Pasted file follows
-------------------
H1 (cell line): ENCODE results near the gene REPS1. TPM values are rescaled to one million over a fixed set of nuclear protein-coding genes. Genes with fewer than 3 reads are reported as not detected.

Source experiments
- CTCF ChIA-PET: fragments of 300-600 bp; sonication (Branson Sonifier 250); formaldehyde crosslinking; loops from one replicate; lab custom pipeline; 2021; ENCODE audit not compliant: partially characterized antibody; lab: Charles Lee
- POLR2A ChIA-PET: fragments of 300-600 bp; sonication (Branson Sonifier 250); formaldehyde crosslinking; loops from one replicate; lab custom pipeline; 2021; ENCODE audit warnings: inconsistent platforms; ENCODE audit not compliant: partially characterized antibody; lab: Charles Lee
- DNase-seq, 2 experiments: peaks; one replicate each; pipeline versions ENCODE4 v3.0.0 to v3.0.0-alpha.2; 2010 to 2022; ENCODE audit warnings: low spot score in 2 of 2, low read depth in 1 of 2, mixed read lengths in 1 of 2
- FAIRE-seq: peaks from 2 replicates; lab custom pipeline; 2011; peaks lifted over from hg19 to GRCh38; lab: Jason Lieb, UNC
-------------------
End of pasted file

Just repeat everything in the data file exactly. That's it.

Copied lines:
H1 (cell line): ENCODE results near the gene REPS1. TPM values are rescaled to one million over a fixed set of nuclear protein-coding genes. Genes with fewer than 3 reads are reported as not detected.

Source experiments
- CTCF ChIA-PET: fragments of 300-600 bp; sonication (Branson Sonifier 250); formaldehyde crosslinking; loops from one replicate; lab custom pipeline; 2021; ENCODE audit not compliant: partially characterized antibody; lab: Charles Lee
- POLR2A ChIA-PET: fragments of 300-600 bp; sonication (Branson Sonifier 250); formaldehyde crosslinking; loops from one replicate; lab custom pipeline; 2021; ENCODE audit warnings: inconsistent platforms; ENCODE audit not compliant: partially characterized antibody; lab: Charles Lee
- DNase-seq, 2 experiments: peaks; one replicate each; pipeline versions ENCODE4 v3.0.0 to v3.0.0-alpha.2; 2010 to 2022; ENCODE audit warnings: low spot score in 2 of 2, low read depth in 1 of 2, mixed read lengths in 1 of 2
- FAIRE-seq: peaks from 2 replicates; lab custom pipeline; 2011; peaks lifted over from hg19 to GRCh38; lab: Jason Lieb, UNC